There’s a lot of red here. On a percentage basis, it would appear that it’s harder to be a closer or even a reliever than it is a starter, yet there remains a giant gap in our knowledge. There’s no evidence, no study, and barely even any anecdotal evidence that says that starting is harder than relieving from a physical standpoint, or vice versa. In fact, many are now suggesting that the abilities to do both may be so individuated and changing that it will be nearly impossible to discover any meaningful generalizations.

What we’re chasing here is a better measure of fatigue. Keith Woolner, Rany Jazayerli, and before them, Craig Wright have all sought statistical models that proxy fatigue somehow. As good a counting stat as PAP is–and Keith’s essay in Baseball Prospectus 2007 brings it even further, proving something I discussed in last year’s pitching development article–it’s not going to beat an EMG test. If you can figure out how to get someone to pitch with all those wires (and get a team to loan you their pitchers), you’ll be ahead of the game. Until then, we’re really just guessing. We’re seeing players that failed as starters, trying to wishcast vague psychological models to ascribe that always-elusive ‘makeup,’ and letting inconsistency, inefficiency, and volatility decide the end of games.

Normal risk is Green light, elevated risk is Yellow light, and high risk is Red light. Very rarely, a near-impervious player crops up; he gets a Blue light. For more on the system, please check out the introduction.

Joel Pineiro Yellow light: When I ran these at the start of February, the idea was that Joel Piniero would be the closer. Now, no one in Boston seems quite so sure. Signed due to something Allard Baird saw in him during an exile to the bullpen, Piniero has never been able to stay healthy as a starter. Moving someone to the pen seems to be an all-or-nothing proposition–a pitcher either takes to it like a duck to water or continues to break down. Given that, this yellow is actually something of a positive for Piniero.

Mariano Rivera Red light: The failing of the system is that a DL stint is a DL stint is a DL stint to where it’s concerned. Rivera will get tired at some point, maybe have some shoulder or elbow tenderness, and then Joe Torre will let Scott Proctor or Kyle Farnsworth close for a week, which will remind everyone just how good Rivera is. The DL stint is nearly inevitable, a yearly ritual almost. It barely impacts Rivera’s value.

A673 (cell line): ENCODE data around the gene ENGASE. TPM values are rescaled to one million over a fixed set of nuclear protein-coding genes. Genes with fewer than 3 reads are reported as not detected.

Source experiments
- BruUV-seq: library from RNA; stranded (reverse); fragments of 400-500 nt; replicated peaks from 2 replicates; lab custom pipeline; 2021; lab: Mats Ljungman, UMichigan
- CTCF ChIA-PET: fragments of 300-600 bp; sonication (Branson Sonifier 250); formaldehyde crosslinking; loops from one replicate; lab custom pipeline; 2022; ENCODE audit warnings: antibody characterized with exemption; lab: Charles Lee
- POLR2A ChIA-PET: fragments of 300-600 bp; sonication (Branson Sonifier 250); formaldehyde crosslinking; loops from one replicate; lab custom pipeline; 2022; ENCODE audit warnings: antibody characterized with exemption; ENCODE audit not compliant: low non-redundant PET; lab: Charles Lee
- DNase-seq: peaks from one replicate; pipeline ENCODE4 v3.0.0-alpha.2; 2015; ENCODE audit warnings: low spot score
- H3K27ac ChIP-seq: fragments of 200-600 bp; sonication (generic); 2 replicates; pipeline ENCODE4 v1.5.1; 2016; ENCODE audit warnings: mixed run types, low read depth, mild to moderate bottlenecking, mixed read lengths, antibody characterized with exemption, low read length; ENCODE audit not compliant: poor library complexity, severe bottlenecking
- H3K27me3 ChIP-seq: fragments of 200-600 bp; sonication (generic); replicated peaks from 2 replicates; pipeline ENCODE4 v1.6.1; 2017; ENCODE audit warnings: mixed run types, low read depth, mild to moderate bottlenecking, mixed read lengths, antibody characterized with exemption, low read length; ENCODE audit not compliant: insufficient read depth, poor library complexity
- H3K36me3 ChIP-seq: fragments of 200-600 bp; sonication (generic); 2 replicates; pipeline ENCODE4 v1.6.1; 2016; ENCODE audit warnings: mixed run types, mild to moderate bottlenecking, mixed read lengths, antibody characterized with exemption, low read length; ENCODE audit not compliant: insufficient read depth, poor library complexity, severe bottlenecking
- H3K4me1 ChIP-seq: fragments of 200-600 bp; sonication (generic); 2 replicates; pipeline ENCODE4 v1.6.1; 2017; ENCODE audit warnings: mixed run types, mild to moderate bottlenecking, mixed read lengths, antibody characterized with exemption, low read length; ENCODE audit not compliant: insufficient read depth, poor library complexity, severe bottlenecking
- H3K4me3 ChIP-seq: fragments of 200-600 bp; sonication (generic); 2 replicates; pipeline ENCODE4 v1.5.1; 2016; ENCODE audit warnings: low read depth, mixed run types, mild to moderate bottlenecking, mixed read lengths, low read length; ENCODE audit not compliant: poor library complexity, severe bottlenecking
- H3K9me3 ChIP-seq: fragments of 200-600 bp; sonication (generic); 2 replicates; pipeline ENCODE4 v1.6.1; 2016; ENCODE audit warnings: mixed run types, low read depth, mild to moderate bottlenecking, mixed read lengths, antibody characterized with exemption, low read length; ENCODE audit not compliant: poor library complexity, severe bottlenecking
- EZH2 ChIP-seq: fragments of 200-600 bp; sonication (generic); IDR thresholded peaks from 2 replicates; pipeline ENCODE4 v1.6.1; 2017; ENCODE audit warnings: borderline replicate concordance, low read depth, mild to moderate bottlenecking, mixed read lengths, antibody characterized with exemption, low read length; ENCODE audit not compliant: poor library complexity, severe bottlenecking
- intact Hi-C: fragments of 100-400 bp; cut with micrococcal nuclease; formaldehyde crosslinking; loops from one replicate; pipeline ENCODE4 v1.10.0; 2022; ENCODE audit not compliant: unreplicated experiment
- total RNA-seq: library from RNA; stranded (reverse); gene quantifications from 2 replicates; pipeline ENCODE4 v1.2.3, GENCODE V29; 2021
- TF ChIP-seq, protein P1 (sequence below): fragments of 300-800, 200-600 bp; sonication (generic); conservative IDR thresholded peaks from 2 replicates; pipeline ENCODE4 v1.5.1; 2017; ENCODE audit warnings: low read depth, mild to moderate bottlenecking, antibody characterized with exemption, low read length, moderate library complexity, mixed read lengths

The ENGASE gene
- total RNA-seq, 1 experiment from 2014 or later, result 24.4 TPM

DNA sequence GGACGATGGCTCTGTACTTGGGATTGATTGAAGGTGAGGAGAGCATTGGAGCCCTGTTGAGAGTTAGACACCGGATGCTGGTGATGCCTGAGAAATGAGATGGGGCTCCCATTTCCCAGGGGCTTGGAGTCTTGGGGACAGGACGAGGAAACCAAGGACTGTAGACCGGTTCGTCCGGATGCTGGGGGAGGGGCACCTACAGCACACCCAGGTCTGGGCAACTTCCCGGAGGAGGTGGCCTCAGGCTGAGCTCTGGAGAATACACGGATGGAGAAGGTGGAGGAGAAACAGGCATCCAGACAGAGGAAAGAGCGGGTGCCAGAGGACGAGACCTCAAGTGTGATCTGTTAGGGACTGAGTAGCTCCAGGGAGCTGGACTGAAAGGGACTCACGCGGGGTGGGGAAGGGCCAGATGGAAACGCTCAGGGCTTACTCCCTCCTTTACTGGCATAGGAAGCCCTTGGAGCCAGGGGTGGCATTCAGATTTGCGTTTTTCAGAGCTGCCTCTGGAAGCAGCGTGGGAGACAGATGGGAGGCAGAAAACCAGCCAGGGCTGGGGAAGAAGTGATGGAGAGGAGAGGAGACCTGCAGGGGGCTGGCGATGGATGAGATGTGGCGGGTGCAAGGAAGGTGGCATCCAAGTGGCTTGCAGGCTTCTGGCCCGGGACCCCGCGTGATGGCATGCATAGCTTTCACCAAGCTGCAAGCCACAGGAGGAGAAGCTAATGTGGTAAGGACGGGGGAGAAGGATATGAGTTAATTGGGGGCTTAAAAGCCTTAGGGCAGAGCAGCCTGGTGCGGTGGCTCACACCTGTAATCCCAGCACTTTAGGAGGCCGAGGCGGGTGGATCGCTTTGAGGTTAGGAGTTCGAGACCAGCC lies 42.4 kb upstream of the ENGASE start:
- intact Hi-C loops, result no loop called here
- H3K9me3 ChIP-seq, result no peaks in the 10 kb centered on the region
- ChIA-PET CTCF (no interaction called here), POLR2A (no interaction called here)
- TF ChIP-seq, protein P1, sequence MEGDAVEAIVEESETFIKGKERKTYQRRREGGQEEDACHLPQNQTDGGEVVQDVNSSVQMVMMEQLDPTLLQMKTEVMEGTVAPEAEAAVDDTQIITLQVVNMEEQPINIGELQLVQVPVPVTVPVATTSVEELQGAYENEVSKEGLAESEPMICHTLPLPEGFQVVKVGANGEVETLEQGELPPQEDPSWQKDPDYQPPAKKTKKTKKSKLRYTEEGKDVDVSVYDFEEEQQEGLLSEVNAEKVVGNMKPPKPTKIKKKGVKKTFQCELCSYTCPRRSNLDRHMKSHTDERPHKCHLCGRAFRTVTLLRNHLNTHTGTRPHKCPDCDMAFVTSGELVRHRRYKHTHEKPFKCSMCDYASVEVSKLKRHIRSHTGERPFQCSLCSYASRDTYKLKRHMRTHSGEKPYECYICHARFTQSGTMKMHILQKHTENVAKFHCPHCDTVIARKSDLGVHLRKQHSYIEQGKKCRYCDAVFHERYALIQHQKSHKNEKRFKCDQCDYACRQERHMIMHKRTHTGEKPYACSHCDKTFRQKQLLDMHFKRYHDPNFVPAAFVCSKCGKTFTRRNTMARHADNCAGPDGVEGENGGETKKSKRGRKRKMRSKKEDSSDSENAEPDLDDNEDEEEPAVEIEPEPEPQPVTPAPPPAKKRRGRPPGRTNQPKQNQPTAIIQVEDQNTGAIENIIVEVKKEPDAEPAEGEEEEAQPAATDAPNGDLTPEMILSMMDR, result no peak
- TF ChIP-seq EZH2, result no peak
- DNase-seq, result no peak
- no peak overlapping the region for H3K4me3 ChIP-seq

B.J. Ryan Yellow light: To a man, pitching coaches hate Ryan’s delivery; he was rushed through the minors because the Reds were convinced his arm would blow up. He’s good enough that until it does, you throw him out there and hope that when it does, you have a backup. He’s a perfect metaphor for the current Blue Jays team.

Dan Miceli Yellow light: Like Pineiro above, Miceli’s here because someone has to be listed for the Devil Rays. Miceli’s as good (or as bad) as any of the other candidates. There’s an interesting dynamic for some of the lesser relievers–they don’t figure to keep the job long enough to get hurt.

Bobby Jenks Yellow light: Jenks’ shoulder is a longstanding problem, so this should come as no surprise. It is also a rehab problem, something the White Sox do better than almost anyone in the game. Since it’s a rehab question, I asked Stephania Bell from Rotowire what she thought, since no one knows rehab better than her. She says: “Jenks indicated that when his mechanics were poor, the back of his shoulder ‘tightened up.’ Even with good range of motion at rest, research has shown that during an episode of pitching, the rotator cuff can tighten so much that a thrower will actually lose a significant amount of range. Of course, proper mechanics plays a role. When the elbow drops, the demands on the shoulder change, and it becomes more susceptible to fatigue, and ultimately injury. Guillen will be monitoring him closely, as he should, because if Jenks pushes through fatigue and/or poor mechanics, he could be setting himself up for a bigger problem.”

Chad Cordero Yellow light: Cordero has been consistent, but young. That’s hardly his fault–his birthday can’t be changed–but let’s acknowledge the risk here. Being that he’s likely trade bait, his cross-body throwing motion and the injury nexus are two things that potential acquirers should be aware of.

Octavio Dotel Red light: Dotel’s Tommy John experience hasn’t been typical. He had to find a doctor willing to do it after being told repeatedly that he should rehab it first. Then, once he had it, he hasn’t come back as quickly as most. Dotel’s never really been succesful in the closer’s role, and the pain he’s had in his repaired elbow doesn’t make it likely that he’ll do any better in Kansas City.

Joe Borowski Red light: When I say that you can find closers on the street, I mean it. The Cubs were scouting Bobby Hill in the independent Atlantic League, and found Borowski as a side benefit. I couldn’t find stats on whether he was the best closer in the league or if there’s been anyone signed since, but there is usable “replacement level” talent available. Which makes you wonder why someone like Cleveland would give him money.

Todd Jones Yellow light: Jones was thought to be a placeholder for Joel Zumaya, but Zumaya gets so amped up that he actually blew out blood vessels in his eyeballs last season. Jones isn’t pretty when he does what he does, nor is he a classic flame-belching fireman. He’s just effective, one of those ordinary relievers that has the X factor that allows them to succeed on the razor’s edge where others fail.